In 2018, in anticipation of amendments to the federal Divorce Act, Attorney General Jody Wilson-Raybould, brought public attention to the vast scope of unpaid child support in Canada.
“There are billions of dollars in unpaid child support payments in Canada and we need to do something about it – parents have to meet their obligations – and children must get the financial support to which they are entitled.”
Today, unpaid child support remains a pervasive and unmistakably gendered issue contributing to the feminization of poverty. Following the breakdown of a relationship, women are more likely to experience poverty and financial instability. In BC, 85% of low-income single parents identified as female.
Not only does chronic unpaid or underpaid child support contribute to women’s economic insecurity, it is also a tool commonly used as a form of court-related abuse to maintain power and control following the breakdown of a relationship.
By dragging out family law matters, financial instability grows, as do legal costs.
Financial abuse continues post-separation by delaying or avoiding the payment of child support and exploiting post-separation financial vulnerability. Child support orders rely on complete financial disclosure to determine payment amounts, but advocates report that abusers will often fail to provide full financial disclosure to coerce their former partners to compromise or agree to less than their entitlement under the law.
By dragging out family law matters, financial instability grows, as do legal costs. If the recipient parent is using legal aid, their abuser may seek to drain the limited hours of a legal aid retainer, leaving their former partner with no legal representation. While child support is regarded as a right of the child, it’s the child’s primary carer parent who must proactively seek that support. In many cases, this can be an ongoing, years-long ordeal.
The family justice system is not neutral and must recognize structural power imbalances that allow abusers to manipulate systems to the detriment of their less financially stable ex-partners, overwhelmingly women.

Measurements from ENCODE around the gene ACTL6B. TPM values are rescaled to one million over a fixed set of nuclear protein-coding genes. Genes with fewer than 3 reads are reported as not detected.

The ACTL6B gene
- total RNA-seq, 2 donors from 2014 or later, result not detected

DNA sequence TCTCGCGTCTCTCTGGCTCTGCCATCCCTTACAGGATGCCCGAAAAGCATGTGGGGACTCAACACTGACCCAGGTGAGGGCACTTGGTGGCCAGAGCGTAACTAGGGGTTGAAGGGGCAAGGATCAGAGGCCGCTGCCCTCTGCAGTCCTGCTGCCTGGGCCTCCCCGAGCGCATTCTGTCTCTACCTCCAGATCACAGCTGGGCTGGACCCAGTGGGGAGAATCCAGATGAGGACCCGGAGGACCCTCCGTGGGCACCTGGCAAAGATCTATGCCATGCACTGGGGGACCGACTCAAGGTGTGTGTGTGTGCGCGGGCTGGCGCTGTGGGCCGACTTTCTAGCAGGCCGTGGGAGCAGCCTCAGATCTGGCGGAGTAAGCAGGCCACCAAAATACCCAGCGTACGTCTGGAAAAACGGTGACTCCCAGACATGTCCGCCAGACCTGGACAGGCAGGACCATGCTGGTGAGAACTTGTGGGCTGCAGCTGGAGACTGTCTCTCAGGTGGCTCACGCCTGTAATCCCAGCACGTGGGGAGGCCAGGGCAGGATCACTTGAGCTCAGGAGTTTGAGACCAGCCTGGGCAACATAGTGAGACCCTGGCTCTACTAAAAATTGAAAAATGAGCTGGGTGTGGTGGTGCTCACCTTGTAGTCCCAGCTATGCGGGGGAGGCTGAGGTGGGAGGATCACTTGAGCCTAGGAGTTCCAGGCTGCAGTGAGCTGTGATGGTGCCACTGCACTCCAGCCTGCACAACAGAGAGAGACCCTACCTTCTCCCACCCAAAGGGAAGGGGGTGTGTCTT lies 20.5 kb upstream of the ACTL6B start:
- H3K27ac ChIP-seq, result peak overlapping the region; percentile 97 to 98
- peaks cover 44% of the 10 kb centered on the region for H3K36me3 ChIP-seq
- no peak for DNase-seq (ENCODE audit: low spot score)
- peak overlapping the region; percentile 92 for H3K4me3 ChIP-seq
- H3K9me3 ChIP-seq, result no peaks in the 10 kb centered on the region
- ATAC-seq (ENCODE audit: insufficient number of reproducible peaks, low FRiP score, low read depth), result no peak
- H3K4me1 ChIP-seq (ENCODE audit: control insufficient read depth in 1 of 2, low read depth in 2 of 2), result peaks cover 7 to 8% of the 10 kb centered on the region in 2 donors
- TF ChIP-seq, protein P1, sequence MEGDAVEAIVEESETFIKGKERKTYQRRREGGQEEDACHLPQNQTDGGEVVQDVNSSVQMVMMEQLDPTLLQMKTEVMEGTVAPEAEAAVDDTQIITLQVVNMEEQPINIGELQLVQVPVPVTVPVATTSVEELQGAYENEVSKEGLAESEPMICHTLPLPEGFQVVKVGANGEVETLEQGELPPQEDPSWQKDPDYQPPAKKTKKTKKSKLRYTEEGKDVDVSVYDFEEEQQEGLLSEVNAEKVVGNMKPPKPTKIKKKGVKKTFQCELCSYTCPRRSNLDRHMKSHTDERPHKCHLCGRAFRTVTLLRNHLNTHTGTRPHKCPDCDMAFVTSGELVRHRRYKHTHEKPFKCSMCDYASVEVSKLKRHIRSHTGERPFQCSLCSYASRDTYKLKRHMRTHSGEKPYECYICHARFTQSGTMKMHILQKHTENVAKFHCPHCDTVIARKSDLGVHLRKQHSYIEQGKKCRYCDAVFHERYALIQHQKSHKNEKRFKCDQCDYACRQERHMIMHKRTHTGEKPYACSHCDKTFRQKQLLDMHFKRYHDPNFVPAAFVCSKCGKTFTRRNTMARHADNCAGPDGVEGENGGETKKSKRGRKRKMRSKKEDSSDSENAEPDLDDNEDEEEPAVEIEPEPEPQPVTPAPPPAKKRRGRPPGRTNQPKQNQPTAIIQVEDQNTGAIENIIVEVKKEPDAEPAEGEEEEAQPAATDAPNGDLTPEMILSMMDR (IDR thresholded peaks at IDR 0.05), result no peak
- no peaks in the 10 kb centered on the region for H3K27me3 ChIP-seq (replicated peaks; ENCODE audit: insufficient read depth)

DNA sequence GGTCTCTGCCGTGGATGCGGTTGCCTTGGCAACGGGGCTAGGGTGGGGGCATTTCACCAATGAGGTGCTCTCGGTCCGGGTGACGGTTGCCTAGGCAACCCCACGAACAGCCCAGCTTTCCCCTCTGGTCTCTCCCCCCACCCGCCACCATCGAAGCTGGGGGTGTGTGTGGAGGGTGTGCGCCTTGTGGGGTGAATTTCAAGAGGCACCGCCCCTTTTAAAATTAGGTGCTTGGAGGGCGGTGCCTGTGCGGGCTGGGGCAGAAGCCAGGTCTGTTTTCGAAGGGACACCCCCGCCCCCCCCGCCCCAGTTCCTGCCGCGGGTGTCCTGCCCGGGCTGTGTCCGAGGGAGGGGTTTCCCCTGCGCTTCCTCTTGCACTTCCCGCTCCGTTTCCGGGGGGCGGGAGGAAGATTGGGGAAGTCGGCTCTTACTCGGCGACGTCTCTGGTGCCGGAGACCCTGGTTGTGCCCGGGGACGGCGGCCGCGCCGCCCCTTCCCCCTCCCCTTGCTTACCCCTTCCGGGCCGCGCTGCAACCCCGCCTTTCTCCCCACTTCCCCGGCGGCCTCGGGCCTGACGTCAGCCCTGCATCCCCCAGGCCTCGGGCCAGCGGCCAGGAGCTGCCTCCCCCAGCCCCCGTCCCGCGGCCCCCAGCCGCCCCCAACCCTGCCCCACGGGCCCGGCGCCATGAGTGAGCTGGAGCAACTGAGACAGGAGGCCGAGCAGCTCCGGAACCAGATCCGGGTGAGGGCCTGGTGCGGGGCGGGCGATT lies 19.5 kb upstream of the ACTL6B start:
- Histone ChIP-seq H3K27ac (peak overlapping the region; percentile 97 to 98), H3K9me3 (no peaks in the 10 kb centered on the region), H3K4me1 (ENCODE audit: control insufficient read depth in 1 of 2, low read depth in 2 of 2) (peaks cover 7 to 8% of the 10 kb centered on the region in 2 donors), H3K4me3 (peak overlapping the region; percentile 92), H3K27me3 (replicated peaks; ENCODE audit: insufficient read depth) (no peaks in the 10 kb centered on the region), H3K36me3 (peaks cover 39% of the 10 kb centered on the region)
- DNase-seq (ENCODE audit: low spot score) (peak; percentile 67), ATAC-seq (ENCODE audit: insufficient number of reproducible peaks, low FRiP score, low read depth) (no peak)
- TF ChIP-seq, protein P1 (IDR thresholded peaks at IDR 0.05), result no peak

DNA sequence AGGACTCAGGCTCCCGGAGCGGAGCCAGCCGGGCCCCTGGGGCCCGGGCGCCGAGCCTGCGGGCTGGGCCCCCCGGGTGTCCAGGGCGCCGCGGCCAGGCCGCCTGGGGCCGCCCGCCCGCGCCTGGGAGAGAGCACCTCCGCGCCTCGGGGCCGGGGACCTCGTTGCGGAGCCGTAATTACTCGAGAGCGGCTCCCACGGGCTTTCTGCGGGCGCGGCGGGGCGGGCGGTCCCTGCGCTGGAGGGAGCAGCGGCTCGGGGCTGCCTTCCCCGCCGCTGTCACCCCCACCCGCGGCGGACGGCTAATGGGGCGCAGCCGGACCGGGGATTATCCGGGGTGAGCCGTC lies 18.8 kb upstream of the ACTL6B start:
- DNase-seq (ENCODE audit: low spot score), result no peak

Photo Credit: Tina Floersch on Unsplash
Over the span of a year, the Supreme Court of Canada will have heard two child support cases from two different provinces, demonstrating the need to change how child support is considered under legislative frameworks as well as in the court’s analysis.
This past November, we intervened in Michel v Graydon, a case about whether the court has discretion to order retroactive child support when the child is no longer seen as a dependant under the definition in BC’s Family Law Act (“FLA”). We argued in favour of a broad and generous interpretation of the FLA and highlighted how unpaid child support contributes to the feminization of poverty. Immediately following the hearing, the Supreme Court delivered a rare oral judgment directly from the bench that courts do have discretion to change retroactive child support orders under the FLA, with written reasons to follow.
The Supreme Court of Canada is also about to consider child support under the Divorce Act, in Colucci v Colucci, a case in which West Coast LEAF and LEAF are jointly intervening. In this case, the father chronically underpaid child support over 16 years accumulating a debt of more than $170,000. During that time, Mr. Colucci failed to disclose his income, rarely made voluntary payments, and left Canada twice without giving notice. Mr. Colucci applied to reduce his child support arrears arguing that his children are no longer eligible for child support now that they are adults. While the Ontario Superior Court of Justice granted Mr. Colucci a retroactive reduction to the child support owing, this was overturned at the Ontario Court of Appeal, and now the case is heading to the Supreme Court of Canada.
The regime for assessing and recouping child support is flawed. It incentivizes paying parents to conceal their income or delay making payments, and it puts the burden on the recipient parent to seek information from the paying parent about what changes may need to be made to the amount of support owing. And, critically, it doesn’t account for the dynamics of family violence, where each interaction between ex-partners increases the risk of further violence.
With the recent legal attention on child support at the Supreme Court of Canada, we are hopeful that BC and Canada will take steps to make the family justice system and child support more equitable and accessible.
To start to remedy the child support crisis in Canada, mandatory full financial disclosure before any proceeding—including alternative dispute resolution—is essential, as well as expanding legal aid available for family law matters.
With the recent legal attention on child support at the Supreme Court of Canada, we are hopeful that BC and Canada will take steps to make the family justice system and child support more equitable and accessible. We’ll continue to advocate for equality and justice for caregiving parents and their children.
Photo Credit: Artem Maltsev on Unsplash
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Amelia Roth is an articling student at West Coast LEAF. She recently completed a secondment at Rise Women’s Legal Centre, where she had the opportunity to work with and learn from advocates in family law.